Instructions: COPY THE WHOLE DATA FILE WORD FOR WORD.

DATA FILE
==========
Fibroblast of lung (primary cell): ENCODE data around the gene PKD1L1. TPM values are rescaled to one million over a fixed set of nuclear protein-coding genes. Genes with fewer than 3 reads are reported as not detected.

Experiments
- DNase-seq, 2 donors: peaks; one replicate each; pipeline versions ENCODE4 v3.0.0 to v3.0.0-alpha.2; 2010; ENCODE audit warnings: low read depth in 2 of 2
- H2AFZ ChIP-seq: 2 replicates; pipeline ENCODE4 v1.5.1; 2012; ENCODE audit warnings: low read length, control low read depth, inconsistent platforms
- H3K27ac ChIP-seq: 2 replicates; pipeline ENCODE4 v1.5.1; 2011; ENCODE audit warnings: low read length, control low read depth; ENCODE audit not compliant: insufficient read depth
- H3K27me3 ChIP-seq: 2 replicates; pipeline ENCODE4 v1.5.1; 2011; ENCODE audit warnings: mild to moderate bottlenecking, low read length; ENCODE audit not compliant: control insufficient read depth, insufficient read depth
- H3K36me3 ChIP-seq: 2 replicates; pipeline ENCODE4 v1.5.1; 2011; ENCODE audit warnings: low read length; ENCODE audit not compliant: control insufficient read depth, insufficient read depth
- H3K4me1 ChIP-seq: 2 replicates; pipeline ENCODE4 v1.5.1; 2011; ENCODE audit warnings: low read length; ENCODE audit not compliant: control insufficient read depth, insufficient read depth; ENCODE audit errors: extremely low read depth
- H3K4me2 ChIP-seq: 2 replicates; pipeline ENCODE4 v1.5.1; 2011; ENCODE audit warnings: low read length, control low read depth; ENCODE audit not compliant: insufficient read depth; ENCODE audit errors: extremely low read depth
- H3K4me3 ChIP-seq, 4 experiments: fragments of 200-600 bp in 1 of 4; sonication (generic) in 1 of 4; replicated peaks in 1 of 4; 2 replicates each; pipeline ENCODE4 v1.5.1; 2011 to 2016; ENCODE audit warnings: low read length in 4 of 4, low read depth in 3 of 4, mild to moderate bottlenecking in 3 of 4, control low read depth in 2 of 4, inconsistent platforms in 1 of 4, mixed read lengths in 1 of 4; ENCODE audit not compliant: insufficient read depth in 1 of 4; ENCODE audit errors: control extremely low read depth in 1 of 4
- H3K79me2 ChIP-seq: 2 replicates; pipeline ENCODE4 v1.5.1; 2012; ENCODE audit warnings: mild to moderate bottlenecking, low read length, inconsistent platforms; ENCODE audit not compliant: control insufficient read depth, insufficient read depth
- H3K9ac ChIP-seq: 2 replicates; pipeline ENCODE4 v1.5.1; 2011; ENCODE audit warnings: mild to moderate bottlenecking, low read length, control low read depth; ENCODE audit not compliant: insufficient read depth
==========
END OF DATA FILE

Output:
Fibroblast of lung (primary cell): ENCODE data around the gene PKD1L1. TPM values are rescaled to one million over a fixed set of nuclear protein-coding genes. Genes with fewer than 3 reads are reported as not detected.

Experiments
- DNase-seq, 2 donors: peaks; one replicate each; pipeline versions ENCODE4 v3.0.0 to v3.0.0-alpha.2; 2010; ENCODE audit warnings: low read depth in 2 of 2
- H2AFZ ChIP-seq: 2 replicates; pipeline ENCODE4 v1.5.1; 2012; ENCODE audit warnings: low read length, control low read depth, inconsistent platforms
- H3K27ac ChIP-seq: 2 replicates; pipeline ENCODE4 v1.5.1; 2011; ENCODE audit warnings: low read length, control low read depth; ENCODE audit not compliant: insufficient read depth
- H3K27me3 ChIP-seq: 2 replicates; pipeline ENCODE4 v1.5.1; 2011; ENCODE audit warnings: mild to moderate bottlenecking, low read length; ENCODE audit not compliant: control insufficient read depth, insufficient read depth
- H3K36me3 ChIP-seq: 2 replicates; pipeline ENCODE4 v1.5.1; 2011; ENCODE audit warnings: low read length; ENCODE audit not compliant: control insufficient read depth, insufficient read depth
- H3K4me1 ChIP-seq: 2 replicates; pipeline ENCODE4 v1.5.1; 2011; ENCODE audit warnings: low read length; ENCODE audit not compliant: control insufficient read depth, insufficient read depth; ENCODE audit errors: extremely low read depth
- H3K4me2 ChIP-seq: 2 replicates; pipeline ENCODE4 v1.5.1; 2011; ENCODE audit warnings: low read length, control low read depth; ENCODE audit not compliant: insufficient read depth; ENCODE audit errors: extremely low read depth
- H3K4me3 ChIP-seq, 4 experiments: fragments of 200-600 bp in 1 of 4; sonication (generic) in 1 of 4; replicated peaks in 1 of 4; 2 replicates each; pipeline ENCODE4 v1.5.1; 2011 to 2016; ENCODE audit warnings: low read length in 4 of 4, low read depth in 3 of 4, mild to moderate bottlenecking in 3 of 4, control low read depth in 2 of 4, inconsistent platforms in 1 of 4, mixed read lengths in 1 of 4; ENCODE audit not compliant: insufficient read depth in 1 of 4; ENCODE audit errors: control extremely low read depth in 1 of 4
- H3K79me2 ChIP-seq: 2 replicates; pipeline ENCODE4 v1.5.1; 2012; ENCODE audit warnings: mild to moderate bottlenecking, low read length, inconsistent platforms; ENCODE audit not compliant: control insufficient read depth, insufficient read depth
- H3K9ac ChIP-seq: 2 replicates; pipeline ENCODE4 v1.5.1; 2011; ENCODE audit warnings: mild to moderate bottlenecking, low read length, control low read depth; ENCODE audit not compliant: insufficient read depth